This is a response to one comment where the person states:
    “When it comes to polygamy, it seems to me the verse to remember is in 1 Cor. 7: 20* Each one should remain in the situation which he was in when God called him. 21* Were you a slave when you were called? Don’t let it trouble you–although if you can gain your freedom, do so.
    22* For he who was a slave when he was called by the Lord is the Lord’s freedman; similarly, he who was a free man when he was called is Christ’s slave.
    23* You were bought at a price; do not become slaves of men.
    24* Brothers, each man, as responsible to God, should remain in the situation God called him to.
    From this I think the apostle is saying that we do not need to unnecessarily upset new believers or their families.”

    Some thoughts personally:
    I do not believe we can use that reasoning. If we used the reasoning that everyone should remain in their current situation, then what about other situations such as spousal abuse, child abuse, a murderer, a thief, etc? Scripturally remaining in the “situation they are in” seems to pertain to occupational scenarios rather than what might be “sinful scenarios”. The scripture reference to marriage for men and women is that if an individual becomes a Christian, they should remain with their unbelieving spouse. It is in a singular reference, not plural.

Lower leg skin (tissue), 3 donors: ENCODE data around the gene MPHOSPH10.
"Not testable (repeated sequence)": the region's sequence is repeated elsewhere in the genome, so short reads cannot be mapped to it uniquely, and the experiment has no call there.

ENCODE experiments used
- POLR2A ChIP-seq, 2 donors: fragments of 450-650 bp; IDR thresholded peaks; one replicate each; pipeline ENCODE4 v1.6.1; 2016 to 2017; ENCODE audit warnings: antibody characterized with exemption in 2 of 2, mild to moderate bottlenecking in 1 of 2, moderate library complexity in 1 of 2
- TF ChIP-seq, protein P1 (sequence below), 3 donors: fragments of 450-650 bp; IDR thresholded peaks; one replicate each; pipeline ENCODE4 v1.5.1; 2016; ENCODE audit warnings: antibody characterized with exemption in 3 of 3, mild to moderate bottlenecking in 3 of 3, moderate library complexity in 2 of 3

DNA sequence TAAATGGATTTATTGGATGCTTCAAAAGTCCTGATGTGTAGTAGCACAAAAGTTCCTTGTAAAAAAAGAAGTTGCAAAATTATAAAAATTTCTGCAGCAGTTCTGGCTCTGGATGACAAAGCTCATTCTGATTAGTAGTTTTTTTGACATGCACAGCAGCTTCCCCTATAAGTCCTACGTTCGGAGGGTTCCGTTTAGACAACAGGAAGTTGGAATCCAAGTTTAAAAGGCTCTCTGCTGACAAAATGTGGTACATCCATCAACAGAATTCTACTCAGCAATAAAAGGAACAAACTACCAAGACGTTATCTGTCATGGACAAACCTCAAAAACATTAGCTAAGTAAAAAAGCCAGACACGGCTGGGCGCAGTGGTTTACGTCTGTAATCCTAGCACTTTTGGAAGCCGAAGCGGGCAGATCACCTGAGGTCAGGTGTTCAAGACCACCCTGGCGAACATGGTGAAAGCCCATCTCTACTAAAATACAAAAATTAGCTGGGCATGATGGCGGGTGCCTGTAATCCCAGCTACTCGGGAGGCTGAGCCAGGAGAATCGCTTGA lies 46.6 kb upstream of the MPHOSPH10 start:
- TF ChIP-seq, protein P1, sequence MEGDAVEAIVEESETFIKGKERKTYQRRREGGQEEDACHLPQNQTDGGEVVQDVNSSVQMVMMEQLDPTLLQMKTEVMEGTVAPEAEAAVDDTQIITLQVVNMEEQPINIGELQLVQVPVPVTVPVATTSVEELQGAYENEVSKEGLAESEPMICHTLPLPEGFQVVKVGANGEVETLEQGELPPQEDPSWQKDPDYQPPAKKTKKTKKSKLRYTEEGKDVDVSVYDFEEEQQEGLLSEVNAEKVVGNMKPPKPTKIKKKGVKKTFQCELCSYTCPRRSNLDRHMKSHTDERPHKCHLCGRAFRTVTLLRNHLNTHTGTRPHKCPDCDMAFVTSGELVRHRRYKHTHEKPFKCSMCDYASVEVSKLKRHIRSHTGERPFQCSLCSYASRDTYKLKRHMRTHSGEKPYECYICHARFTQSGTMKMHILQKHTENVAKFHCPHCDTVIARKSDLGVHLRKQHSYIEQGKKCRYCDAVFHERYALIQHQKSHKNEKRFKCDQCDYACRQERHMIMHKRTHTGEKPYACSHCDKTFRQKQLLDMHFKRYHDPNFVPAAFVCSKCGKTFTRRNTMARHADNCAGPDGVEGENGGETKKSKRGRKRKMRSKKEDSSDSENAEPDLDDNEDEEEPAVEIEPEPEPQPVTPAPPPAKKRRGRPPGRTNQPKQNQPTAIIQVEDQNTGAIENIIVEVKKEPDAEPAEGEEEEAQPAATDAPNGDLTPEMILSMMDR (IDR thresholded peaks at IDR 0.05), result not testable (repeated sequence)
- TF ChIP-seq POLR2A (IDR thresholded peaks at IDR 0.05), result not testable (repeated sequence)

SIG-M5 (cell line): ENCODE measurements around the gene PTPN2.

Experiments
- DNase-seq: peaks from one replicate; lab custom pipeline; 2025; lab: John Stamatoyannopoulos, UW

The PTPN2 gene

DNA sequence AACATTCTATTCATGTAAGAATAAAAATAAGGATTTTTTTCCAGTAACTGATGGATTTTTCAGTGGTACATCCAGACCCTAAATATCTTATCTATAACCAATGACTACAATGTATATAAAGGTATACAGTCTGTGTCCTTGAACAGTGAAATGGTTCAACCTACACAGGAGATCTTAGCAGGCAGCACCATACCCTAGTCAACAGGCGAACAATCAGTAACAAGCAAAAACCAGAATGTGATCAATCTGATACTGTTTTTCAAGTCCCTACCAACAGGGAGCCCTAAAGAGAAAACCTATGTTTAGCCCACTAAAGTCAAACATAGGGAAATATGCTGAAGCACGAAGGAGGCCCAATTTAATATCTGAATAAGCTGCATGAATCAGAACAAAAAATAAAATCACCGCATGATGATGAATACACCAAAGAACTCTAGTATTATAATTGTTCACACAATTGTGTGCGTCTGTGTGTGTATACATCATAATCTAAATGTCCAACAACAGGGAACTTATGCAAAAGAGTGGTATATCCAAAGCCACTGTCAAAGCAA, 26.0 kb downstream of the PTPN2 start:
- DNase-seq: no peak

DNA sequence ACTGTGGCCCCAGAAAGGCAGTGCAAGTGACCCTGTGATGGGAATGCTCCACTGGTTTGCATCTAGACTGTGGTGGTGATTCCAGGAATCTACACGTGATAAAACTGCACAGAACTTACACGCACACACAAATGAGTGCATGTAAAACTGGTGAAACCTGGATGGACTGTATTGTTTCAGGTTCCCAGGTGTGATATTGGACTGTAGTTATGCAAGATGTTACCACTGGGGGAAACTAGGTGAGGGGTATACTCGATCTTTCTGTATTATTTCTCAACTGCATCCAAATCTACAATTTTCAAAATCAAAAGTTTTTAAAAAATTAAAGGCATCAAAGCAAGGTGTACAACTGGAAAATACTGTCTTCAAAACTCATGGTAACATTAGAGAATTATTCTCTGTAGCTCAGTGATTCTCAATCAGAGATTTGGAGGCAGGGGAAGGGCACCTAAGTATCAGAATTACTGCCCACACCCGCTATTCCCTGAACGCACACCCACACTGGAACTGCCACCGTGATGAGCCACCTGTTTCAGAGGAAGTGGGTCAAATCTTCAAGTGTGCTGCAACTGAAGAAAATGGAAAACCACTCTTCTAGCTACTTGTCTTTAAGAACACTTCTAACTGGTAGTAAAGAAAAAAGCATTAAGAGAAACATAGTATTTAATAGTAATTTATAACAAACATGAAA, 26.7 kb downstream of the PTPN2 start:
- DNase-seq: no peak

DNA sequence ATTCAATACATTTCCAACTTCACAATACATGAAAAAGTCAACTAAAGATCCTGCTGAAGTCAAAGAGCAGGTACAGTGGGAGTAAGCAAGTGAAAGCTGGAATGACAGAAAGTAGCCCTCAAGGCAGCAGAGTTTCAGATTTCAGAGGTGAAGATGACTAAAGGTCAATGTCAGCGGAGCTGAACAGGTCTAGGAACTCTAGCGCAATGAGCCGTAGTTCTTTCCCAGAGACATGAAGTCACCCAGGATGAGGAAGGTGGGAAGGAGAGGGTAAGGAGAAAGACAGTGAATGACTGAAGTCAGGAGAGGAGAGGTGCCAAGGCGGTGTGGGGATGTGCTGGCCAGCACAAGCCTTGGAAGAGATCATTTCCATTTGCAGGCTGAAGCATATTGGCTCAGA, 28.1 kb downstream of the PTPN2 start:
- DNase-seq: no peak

My opinion is that we need to be careful to not think less of the Holy Spirit’s power nor the ability for Him to do His work. We teach and preach the truth, and then the Holy Spirit convicts a person accordingly. Additionally, the individual needs to come to grips with his/her morality situation in life. I prefer the Priscilla and Aquila approach. Rather than confronting a situation in public, they met privately with the individual in their home. By addressing the situation with the individual and explaining our reasoning and the impact it has on Christianity and the local church, it allows opportunity for the individual himself to make changes. It also allows the Holy Spirit to convict the individual.